blackout, brownout A blackout is a total power failure over a large area or the concealing of lights that might be visible to enemy raiders.

The term rotating blackout is used by electric companies to describe a situation in which electric power to some sections temporarily is cut off on a rotating basis to assure that voltage will meet minimum standards in other sections.

A brownout is a small, temporary voltage reduction, usually from 2 percent to 8 percent, implemented to conserve electric power.

blast off (v.) blastoff (n. and adj.)

Blessed Sacrament, Blessed Virgin

blind See disabled, handicapped, impaired.

blizzard See weather terms.

bloc, block A bloc is a coalition of people, groups or nations with the same purpose or goal.

Block has more than a dozen definitions, but a political alliance is not one of them.

blond, blonde Use blond as a noun for males and as an adjective for all applications: She has blond hair.

Use blonde as a noun for females.


Bloody Mary A drink made of vodka and tomato juice. The name is derived from the nickname for Mary I of England.

blue blood (n.) blue-blooded (adj.)

blue chip stock Stock in a company known for its long-established record of making money and paying dividends.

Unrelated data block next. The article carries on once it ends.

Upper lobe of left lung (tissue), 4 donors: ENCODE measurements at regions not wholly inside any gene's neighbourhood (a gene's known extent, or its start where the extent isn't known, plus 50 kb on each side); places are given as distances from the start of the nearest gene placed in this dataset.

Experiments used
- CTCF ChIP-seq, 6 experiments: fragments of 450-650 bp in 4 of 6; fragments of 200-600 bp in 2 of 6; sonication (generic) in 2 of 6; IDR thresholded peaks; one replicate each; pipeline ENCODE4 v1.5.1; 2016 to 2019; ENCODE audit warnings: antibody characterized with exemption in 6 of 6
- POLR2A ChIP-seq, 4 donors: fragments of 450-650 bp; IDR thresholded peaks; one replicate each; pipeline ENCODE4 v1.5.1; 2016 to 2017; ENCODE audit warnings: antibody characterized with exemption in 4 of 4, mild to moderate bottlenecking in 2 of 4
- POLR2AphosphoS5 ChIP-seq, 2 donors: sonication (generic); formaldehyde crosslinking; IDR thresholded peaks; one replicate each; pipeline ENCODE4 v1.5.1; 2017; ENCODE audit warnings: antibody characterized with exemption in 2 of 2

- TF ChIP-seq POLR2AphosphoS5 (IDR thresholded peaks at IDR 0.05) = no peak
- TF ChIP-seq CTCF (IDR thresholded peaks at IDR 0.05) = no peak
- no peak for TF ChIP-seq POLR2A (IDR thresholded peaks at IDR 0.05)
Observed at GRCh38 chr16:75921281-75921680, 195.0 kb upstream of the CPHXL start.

B’nai B’rith See the fraternal organizations and service clubs entry.

board Capitalize only when an integral part of a proper name. See capitalization.

board of aldermen See city council.

board of directors, board of trustees Always lowercase. See the organizations and institutions entry.

board of supervisors See city council.

boats, ships A boat is a watercraft of any size but generally is used to indicate a small craft. A ship is a large, seagoing vessel.

The word boat is used, however, in some words that apply to large craft: ferryboat, PT boat, gunboat.

Use Arabic or Roman numerals in the names of boats and ships: the Queen Elizabeth 2 or QE2; Titan I, Titan II.

The reference for military ships is Jane’s Fighting Ships; for non-military ships, Lloyd’s Register of Shipping.

Boeing Co. Formerly Boeing Aircraft Co.

Headquarters is in Seattle.

boldface Use boldface type for the slug lines, bylines and underlines for bylines atop a story, and for separate subhead lines if needed within a story.

Do not use boldface for individual words within a paragraph.

bologna The sausage. Baloney is foolish or exaggerated talk.

bona fide


bonds See loan terminology in Business guidelines and style section.


book titles See composition titles.

Books on Tape A trademark for a brand of audiotapes. Use a generic term such as audiotape or audiocassette.

borscht Exception to Webster’s New World.

Bosporus, the Not the Bosporus Strait.

Boston The city in Massachusetts stands alone in datelines.

Boston brown bread, Boston cream pie, Boston terrier

boulevard Abbreviated only with a numbered address. See addresses.



box office (n.) box-office (adj.)

boy Applicable until 18th birthday is reached. Use man or young man afterward.

boycott, embargo A boycott is an organized refusal to buy a particular product or service, or to deal with a particular merchant or group of merchants.